“Fairness, tackling corporate greed, tax avoidance and tax evasion, and holding power and wealth to account – all popular proposals which are resonating on both sides of the Atlantic.

“What Jeremy Corbyn offers – like Bernie Sanders in the US – is a calling out of corporate corruption, a rejection of the austerity that has made the UK the most unequal economy in the G8 and the promise that politics and politicians can and will put things right for ordinary working people.”

– See more at: http://www.unitetheunion.org/news/len-mccluskey-to-labour-plotters-stop-the-scheming-back-corbyn-and-take-the-fight-to-the-tories/#sthash.xTOVqWw1.dpuf

The other reasons why Labour lost in 2015

Quote

For the most part, Margaret Beckett has managed to avoid the firing line for her 35 page report as to why Labour lost the 2015 GE.  Essentially, the report (which can be read here) does not fit easily into the Labour Right’s or the media’s frame of reference… vague or bland was the best they could come up with.  The press tried to whip up some excitement about ‘the suppression of a secret report’ about focus group findings but the task of blaming Jeremy Corbyn for Labour’s defeat in 2015 eventually proved too convoluted.  However, Jamie Reed MP did his best in a valiant effort for Progress:

Any Labour leader who refuses to listen to the country and who prizes the views of Labour members above Labour voters and former Labour voters will likely find that although they may secure the Labour crown, they will lose the Labour kingdom.’

In other words, the lesson from 2015 is that ‘the LP has the wrong membership’.. which reminds me of an old joke about the wrong electorate (but repetition of the word ‘Labour’ 6x in one sentence must be worth a mention).

 

Coming from the Left, I thought that the Beckett report was fair enough but that there were plenty of things left unsaid, that might have been usefully included.

But first, let’s be absolutely clear, the Tories won a majority because the Liberal Democrats imploded (-15.2%).  

Given that in most LD held seats, the Conservatives were in second place, it was unsurprisingly that they took LD constituencies.  Conservatives replaced 27 LD MPs, and now represent virtually the whole of Devon and Cornwall, coast to coast.  Those constituencies alone provided the Tory majority.

The unasked question is ‘Why were Labour in third place (gaining only a few thousand votes) in constituencies which have high levels of poverty, high unemployment, high self-employment, high housing costs, inadequate transport/infrastructure and a historical lack of investment?’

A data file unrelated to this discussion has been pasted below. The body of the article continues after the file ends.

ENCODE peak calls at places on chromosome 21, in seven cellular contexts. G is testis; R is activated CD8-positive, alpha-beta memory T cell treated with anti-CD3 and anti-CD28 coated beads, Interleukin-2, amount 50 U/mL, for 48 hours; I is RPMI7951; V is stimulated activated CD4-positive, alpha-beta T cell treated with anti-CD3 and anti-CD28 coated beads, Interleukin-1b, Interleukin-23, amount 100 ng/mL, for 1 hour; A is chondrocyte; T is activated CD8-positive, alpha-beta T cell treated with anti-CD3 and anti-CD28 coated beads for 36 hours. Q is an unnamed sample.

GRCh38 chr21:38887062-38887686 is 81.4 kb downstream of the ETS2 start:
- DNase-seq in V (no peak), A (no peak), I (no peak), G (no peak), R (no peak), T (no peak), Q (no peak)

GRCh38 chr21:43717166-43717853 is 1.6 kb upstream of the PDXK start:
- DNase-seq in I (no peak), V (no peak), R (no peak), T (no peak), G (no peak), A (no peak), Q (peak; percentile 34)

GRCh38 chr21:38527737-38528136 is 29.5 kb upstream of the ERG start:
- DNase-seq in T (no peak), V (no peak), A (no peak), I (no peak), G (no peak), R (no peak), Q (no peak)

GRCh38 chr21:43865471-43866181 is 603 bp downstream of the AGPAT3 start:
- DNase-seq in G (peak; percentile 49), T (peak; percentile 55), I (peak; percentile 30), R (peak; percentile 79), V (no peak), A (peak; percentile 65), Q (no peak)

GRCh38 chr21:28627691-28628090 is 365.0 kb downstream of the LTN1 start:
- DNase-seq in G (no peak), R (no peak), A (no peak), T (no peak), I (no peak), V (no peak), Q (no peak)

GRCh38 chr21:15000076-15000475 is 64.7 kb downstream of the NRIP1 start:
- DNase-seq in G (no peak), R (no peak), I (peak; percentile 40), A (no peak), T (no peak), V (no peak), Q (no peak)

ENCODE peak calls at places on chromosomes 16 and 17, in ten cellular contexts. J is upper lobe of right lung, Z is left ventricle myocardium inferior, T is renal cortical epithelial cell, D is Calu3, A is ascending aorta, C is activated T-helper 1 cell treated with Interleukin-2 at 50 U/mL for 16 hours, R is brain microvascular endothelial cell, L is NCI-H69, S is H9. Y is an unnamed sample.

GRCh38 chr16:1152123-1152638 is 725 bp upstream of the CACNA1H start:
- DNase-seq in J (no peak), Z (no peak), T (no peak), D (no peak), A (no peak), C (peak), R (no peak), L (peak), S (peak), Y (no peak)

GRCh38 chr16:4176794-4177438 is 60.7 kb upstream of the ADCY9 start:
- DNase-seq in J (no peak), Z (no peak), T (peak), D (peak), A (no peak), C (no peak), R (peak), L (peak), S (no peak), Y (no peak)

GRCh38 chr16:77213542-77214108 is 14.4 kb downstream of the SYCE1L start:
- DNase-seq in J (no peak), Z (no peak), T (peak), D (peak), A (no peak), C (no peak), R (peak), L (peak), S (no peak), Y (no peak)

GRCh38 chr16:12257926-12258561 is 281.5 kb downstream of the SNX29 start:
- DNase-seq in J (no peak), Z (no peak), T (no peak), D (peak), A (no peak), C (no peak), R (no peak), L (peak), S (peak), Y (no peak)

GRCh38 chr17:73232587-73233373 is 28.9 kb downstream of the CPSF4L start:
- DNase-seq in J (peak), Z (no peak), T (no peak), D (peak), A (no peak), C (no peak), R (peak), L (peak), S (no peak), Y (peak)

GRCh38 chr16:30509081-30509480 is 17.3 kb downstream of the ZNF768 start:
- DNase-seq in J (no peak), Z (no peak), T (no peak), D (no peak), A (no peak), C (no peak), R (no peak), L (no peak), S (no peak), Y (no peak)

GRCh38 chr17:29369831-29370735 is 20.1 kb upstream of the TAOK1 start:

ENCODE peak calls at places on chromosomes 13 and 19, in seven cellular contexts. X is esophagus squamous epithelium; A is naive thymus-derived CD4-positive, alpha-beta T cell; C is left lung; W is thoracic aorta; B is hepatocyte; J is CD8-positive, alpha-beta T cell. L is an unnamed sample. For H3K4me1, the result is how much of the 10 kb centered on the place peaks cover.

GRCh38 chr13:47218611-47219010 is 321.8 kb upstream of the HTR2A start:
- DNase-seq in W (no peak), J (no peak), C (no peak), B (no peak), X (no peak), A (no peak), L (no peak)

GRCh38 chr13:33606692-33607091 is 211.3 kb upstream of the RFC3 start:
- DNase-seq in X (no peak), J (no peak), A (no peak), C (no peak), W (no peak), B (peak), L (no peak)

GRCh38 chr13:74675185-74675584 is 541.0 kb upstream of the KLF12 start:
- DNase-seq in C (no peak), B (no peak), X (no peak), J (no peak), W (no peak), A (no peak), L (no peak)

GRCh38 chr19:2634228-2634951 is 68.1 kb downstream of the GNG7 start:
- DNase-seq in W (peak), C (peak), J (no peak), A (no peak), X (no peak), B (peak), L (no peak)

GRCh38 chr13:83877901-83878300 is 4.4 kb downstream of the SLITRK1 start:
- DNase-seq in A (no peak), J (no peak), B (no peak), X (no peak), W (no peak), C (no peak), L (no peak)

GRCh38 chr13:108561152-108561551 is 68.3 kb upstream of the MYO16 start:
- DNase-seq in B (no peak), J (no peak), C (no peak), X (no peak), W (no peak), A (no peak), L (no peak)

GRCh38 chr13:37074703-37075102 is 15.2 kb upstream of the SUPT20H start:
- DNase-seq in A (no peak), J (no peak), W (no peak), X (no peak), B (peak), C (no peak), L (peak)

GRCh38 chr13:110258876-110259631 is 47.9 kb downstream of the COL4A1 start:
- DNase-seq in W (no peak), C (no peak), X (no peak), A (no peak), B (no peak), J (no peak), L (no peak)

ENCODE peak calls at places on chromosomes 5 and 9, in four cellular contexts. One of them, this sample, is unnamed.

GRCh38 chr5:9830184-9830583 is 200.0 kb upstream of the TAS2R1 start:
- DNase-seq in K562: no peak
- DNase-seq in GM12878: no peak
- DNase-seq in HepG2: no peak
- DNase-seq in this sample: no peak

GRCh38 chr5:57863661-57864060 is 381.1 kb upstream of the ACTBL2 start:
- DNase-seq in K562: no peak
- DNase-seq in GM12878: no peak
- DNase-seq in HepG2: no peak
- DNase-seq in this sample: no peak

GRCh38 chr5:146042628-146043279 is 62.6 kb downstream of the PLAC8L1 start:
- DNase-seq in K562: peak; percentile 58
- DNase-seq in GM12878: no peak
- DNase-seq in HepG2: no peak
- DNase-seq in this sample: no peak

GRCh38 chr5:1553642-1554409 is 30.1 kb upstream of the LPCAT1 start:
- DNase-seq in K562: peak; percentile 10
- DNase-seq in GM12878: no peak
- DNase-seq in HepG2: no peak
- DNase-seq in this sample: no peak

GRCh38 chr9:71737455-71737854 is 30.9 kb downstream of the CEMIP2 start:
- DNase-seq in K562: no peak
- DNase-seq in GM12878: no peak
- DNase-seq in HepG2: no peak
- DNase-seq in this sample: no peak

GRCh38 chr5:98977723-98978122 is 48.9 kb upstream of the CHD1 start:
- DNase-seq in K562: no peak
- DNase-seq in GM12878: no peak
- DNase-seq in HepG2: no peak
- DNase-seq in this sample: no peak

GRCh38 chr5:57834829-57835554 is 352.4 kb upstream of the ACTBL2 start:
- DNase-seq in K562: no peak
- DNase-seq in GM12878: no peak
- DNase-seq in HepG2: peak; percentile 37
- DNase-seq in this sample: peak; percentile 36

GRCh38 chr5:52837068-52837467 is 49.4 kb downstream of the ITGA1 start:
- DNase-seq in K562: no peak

That blame cannot be laid on the 2015 campaign.  The fact is that New Labour governments never focused on addressing the problems of rural Britain… and there certainly are big problems in rural areas, all across the UK.  Although, to be fair, Huw Irranca-Davies MP did try his best to highlight them at the Labour Party Conference 2014.

So Scotland … what a tragedy for a few great Labour MPs, like Katy Clark and others, but the truth is that many, if not most, Scottish Labour-held seats were profoundly neglected by their Blairite MPs.  Their constituents really were ‘taken for granted’.  As Ben Margulies puts it, ‘the SNP won by defeating the “rotten structures of Scottish Labour”

Again, this cannot fairly be laid at Ed Miliband’s feet.

Ian Williams in Tribune describes the birth of New Labour:

‘Clinton set the model for New Labour – ostentatiously disavowing calumniated “special interest groups”, while pandering to the right…..  Unlike Clinton, the Blair administration did a lot of good work – but party bosses did not want anyone boasting about it, in case it alienated the financiers whom they hoped would replace the unions as bankrollers for the party.

In both cases, the plan was to hollow out the popular base of the parties, denying members effective input on policy or candidates, to reduce it to a PO box for corporate donations. As we saw in the Labour Party, it became a self-perpetuating career escalator for machine politicians that eventually ruthlessly weeded out any signs of dissent and any ties with the unions apart from topping up the collection box.

And nowhere was this model more surely adopted than by Scottish New Labour MPs.

Yes, the tipping point in Scotland was the referendum … and it was Ed Miliband’s fault for supporting the idea …. But who in their right minds thought it was a good idea for Labour to join forces with the Tories in the No campaign!!?

The idea is surely repugnant to any left-winger but yet again the transatlantacist right of the LP were seduced by US fantasy politics which promotes ‘bipartisanship’ as a high ideal to which they should aspire. Perhaps, if they had actually been in touch with their membership, they might have realised sooner that it wasn’t an aspiration shared by their fellow Scots who saw it as further evidence of ‘Red Tories’… and the dissipating Labour vote (ignored from 2007 onward) finally rotted away.